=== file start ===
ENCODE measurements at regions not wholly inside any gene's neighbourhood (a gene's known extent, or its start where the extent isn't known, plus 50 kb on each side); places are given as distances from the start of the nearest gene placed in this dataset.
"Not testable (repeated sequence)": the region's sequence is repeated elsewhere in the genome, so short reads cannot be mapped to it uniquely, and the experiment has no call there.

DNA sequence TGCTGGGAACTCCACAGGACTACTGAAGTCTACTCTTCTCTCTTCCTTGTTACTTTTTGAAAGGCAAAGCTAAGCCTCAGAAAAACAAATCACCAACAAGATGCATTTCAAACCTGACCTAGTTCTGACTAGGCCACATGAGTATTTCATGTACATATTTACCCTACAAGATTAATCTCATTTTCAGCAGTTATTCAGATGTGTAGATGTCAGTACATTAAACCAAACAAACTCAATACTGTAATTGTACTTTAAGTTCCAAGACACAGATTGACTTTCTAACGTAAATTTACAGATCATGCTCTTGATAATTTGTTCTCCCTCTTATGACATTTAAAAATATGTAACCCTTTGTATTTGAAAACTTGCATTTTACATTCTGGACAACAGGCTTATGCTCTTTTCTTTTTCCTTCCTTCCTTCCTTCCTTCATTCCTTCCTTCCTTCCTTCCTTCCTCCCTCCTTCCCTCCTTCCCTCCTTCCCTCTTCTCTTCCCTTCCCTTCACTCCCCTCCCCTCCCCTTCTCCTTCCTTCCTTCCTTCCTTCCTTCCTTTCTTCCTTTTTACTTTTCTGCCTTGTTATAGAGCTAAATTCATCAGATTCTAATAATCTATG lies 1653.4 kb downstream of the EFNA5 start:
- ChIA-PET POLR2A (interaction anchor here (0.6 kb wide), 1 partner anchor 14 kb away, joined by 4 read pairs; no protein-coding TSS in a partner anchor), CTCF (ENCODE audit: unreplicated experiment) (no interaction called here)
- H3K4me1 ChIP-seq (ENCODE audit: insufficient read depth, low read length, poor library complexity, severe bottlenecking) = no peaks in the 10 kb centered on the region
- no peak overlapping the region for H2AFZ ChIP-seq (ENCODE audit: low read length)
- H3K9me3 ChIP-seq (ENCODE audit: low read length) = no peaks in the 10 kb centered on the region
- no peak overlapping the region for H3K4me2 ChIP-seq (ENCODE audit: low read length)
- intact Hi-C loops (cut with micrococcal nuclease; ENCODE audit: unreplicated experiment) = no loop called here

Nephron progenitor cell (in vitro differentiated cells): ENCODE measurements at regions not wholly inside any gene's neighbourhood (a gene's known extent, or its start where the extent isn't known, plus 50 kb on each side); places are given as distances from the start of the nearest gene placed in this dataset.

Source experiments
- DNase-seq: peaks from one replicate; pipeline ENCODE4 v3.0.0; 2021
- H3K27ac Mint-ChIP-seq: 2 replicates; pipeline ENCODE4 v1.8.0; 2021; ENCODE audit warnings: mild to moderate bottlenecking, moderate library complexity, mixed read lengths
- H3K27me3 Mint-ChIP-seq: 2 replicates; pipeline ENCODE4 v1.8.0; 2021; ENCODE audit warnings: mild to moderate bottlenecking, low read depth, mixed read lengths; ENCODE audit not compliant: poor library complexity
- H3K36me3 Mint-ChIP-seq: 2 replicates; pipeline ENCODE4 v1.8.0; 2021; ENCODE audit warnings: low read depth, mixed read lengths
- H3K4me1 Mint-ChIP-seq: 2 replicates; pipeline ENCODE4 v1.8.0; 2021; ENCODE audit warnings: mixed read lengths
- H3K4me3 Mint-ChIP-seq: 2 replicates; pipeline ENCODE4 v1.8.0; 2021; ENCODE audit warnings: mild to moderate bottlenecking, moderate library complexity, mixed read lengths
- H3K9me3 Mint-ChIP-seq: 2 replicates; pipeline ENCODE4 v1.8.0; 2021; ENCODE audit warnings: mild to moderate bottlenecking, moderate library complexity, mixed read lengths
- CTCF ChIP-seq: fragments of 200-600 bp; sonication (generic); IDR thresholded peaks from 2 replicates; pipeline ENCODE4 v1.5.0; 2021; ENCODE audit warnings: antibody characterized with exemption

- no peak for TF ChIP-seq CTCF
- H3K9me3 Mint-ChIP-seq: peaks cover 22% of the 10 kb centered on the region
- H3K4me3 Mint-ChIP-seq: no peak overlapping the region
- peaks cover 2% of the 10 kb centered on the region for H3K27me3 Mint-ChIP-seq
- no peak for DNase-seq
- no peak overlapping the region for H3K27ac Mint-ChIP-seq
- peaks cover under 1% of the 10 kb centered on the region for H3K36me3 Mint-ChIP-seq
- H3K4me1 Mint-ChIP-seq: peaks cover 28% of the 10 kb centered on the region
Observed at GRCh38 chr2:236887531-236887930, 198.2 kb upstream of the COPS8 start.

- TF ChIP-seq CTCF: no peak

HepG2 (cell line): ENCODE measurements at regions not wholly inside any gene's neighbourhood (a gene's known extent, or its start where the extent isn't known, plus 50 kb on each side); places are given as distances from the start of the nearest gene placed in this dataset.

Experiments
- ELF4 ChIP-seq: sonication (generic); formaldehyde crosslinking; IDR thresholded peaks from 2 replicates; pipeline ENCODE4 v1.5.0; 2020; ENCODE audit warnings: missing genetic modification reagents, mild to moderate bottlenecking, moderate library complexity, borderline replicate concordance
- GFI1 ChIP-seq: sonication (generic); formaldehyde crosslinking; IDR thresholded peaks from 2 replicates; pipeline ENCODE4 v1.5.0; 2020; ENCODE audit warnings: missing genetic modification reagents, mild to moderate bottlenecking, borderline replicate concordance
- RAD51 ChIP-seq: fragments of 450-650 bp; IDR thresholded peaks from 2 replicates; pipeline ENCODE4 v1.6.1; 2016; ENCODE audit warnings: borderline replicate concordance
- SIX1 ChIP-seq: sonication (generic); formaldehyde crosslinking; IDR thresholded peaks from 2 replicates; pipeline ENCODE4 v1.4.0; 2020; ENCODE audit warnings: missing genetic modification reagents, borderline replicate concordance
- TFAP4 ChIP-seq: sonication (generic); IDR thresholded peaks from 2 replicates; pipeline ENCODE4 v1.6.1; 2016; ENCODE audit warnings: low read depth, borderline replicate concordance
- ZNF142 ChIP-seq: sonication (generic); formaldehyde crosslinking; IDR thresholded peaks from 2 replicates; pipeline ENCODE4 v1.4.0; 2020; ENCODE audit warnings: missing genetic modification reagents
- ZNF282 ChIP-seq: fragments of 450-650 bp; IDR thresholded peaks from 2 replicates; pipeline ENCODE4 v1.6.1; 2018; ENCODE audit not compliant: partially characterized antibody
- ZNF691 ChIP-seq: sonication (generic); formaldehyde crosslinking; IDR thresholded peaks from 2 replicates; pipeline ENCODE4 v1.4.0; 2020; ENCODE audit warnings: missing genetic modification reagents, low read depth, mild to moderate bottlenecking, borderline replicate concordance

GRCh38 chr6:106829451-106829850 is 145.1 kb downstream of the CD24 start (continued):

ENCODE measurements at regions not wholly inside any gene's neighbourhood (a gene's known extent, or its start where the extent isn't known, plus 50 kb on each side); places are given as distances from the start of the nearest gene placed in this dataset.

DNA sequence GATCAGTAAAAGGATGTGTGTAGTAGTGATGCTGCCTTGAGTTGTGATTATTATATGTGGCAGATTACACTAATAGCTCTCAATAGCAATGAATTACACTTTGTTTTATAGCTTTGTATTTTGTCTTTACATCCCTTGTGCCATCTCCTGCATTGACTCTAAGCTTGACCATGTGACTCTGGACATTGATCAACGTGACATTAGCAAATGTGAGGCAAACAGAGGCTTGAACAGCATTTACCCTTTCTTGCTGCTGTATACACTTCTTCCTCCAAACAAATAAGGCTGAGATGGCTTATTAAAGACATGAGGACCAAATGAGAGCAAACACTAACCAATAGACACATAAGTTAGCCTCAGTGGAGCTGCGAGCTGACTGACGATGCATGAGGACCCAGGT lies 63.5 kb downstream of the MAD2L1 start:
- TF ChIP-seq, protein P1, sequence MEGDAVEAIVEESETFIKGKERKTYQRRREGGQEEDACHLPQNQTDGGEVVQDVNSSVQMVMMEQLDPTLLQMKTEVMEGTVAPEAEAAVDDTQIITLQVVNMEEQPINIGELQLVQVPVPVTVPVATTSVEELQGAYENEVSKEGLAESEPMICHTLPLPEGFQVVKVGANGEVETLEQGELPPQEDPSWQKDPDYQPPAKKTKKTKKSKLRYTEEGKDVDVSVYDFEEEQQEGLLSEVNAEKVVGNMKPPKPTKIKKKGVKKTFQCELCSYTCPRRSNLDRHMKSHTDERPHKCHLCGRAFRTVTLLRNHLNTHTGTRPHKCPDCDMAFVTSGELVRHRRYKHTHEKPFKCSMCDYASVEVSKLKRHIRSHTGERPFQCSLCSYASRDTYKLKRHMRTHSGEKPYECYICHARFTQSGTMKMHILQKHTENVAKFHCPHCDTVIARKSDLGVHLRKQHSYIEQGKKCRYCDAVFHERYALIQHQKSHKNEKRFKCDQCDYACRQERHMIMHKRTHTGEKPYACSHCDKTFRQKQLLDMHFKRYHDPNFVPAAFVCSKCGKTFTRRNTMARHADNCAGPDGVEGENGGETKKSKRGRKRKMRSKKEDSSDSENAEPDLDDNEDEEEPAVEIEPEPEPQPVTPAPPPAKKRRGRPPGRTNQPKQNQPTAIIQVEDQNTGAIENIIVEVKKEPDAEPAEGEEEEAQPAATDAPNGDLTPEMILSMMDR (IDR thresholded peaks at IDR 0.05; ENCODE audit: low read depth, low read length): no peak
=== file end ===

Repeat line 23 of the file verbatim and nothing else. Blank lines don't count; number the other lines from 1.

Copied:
- peaks cover 2% of the 10 kb centered on the region for H3K27me3 Mint-ChIP-seq